To launch the Rome Summer Workshop we asked some past participants to talk about their experiences. This is from Nicholas Misani, originally from Milan, now living in New York City. He is the senior designer at Louise Fili Ltd., and works with Louise on a variety of projects all featuring historically-inspired, bespoke typography. His freelance work consists primarily of book covers, identities, and packaging—all very much typography-driven.
What was your favorite part of the workshop and did you gain anything you did not expect? My favorite part was getting up really early one morning and exploring the nearly-deserted city. Though I was on the hunt for beautiful manhole covers to photograph, I loved wandering the peaceful streets and expectantly thinking about the day ahead.
I didn’t anticipate feeling so creative again. I had just graduated with my MFA in Communication Design at a very concept-driven, academic program. I was struggling with a loss of interest in design and fearing a lack of creative desire and ability—or so I thought at the time. I felt a surprising renewal of energy and worked on my final project eagerly and passionately.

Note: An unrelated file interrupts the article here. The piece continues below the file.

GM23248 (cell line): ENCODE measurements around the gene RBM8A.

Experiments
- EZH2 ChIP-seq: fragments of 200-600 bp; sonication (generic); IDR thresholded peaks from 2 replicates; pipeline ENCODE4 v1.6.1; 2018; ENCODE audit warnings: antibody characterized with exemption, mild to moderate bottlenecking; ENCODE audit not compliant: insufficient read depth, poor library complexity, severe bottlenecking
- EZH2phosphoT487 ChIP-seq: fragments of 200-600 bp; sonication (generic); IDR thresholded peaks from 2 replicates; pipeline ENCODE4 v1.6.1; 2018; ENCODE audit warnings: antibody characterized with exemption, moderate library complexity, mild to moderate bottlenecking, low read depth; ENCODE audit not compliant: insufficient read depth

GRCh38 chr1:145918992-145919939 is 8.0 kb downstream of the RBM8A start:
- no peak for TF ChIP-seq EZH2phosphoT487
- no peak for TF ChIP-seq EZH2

How has it changed your career? All the professional steps I’ve taken in the years since the experience have been made possible by the skills I learned and, especially, the people I met in Rome. The perfect example is, of course, my current position. I have the pleasure of working for Louise Fili, whom I already admired greatly upon meeting her on the first day of the program. Before that, I was a book cover designer at Penguin and was able to get an interview for the job thanks to a friend I met during the program.
What did you learn the most? And have you shared with others (through workshops, presentations or in class) what you learned with others and how? I learned to see my own country through the eyes of a designer, uncovering typographic gems that I would have overlooked just a few years before. Despite spending the first 19 years of my life in Italy, I unconsciously conflated the gorgeous typography and signage with the general historical architecture; dismissing it, in a way, as something beautiful but somewhat mundane. The program, and Louise especially, opened my eyes to the rich typographic history of a country I thought I knew so well.
How would you describe the program to others? The program is an intense, immersive experience. One has the opportunity to study typography in an ancient city, learning from world-class faculty, and creating alongside talented and committed designers.